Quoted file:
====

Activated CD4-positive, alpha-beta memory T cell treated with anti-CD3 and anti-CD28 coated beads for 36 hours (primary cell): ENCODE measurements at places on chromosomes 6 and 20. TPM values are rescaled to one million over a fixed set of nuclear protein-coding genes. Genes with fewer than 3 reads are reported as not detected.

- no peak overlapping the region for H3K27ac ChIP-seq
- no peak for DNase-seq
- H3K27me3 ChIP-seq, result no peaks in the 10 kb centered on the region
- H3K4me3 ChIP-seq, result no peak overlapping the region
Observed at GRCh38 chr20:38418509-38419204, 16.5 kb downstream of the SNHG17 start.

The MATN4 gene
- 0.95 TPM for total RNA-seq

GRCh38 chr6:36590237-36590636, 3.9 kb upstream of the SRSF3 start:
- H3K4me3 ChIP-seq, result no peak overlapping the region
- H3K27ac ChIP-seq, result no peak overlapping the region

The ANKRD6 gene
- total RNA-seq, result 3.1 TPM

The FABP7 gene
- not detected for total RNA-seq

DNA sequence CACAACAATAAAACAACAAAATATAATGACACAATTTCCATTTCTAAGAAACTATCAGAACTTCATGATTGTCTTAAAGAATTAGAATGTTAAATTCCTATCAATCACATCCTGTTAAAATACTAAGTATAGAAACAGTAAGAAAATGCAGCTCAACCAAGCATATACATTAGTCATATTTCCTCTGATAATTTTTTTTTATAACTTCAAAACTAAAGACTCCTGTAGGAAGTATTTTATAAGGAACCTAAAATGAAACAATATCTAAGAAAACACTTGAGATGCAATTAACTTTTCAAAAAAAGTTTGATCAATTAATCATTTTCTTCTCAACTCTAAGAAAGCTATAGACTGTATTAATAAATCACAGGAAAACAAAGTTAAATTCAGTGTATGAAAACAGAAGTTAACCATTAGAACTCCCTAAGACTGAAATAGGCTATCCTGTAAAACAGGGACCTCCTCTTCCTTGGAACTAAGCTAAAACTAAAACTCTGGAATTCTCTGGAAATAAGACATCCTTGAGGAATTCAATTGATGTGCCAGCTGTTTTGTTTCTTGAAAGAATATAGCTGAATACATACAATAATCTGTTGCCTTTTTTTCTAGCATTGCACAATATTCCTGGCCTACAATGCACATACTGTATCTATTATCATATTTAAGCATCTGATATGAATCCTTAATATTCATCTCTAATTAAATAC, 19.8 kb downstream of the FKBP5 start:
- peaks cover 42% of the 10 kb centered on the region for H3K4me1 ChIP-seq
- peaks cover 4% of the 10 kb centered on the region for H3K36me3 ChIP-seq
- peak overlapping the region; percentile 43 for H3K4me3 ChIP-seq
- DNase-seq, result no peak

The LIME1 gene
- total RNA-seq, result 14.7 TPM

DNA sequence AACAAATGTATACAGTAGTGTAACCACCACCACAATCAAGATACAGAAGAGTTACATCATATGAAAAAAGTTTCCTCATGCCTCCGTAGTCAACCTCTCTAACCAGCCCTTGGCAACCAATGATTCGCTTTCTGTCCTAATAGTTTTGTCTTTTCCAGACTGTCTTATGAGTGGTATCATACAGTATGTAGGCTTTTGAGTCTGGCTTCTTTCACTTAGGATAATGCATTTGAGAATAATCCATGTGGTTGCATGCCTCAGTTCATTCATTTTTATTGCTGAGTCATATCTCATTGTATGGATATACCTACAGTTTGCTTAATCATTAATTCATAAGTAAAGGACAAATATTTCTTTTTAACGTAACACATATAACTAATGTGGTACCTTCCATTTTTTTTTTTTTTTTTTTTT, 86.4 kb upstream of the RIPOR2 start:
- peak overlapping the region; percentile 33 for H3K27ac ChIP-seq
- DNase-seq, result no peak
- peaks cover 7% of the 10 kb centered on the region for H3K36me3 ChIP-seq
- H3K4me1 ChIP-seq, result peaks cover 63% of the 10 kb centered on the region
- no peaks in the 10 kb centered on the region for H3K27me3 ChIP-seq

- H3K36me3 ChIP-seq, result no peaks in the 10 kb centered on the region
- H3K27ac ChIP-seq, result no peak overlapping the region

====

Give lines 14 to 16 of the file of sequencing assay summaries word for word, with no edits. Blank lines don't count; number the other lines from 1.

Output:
The FABP7 gene
- not detected for total RNA-seq

DNA sequence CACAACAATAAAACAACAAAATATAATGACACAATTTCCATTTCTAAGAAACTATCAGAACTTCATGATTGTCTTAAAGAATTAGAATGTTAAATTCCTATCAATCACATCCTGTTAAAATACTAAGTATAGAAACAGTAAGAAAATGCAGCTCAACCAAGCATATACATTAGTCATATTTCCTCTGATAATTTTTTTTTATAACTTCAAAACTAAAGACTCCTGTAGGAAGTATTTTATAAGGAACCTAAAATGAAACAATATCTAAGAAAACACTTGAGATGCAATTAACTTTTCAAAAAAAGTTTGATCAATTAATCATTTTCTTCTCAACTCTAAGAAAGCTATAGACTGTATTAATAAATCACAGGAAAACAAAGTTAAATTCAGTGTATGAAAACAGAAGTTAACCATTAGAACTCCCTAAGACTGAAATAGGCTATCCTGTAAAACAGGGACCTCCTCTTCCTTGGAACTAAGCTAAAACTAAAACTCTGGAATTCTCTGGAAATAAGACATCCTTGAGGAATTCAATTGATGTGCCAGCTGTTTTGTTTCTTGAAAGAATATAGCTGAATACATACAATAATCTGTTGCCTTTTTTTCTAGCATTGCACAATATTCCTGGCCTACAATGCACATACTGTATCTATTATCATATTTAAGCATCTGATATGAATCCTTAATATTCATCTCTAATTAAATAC, 19.8 kb downstream of the FKBP5 start: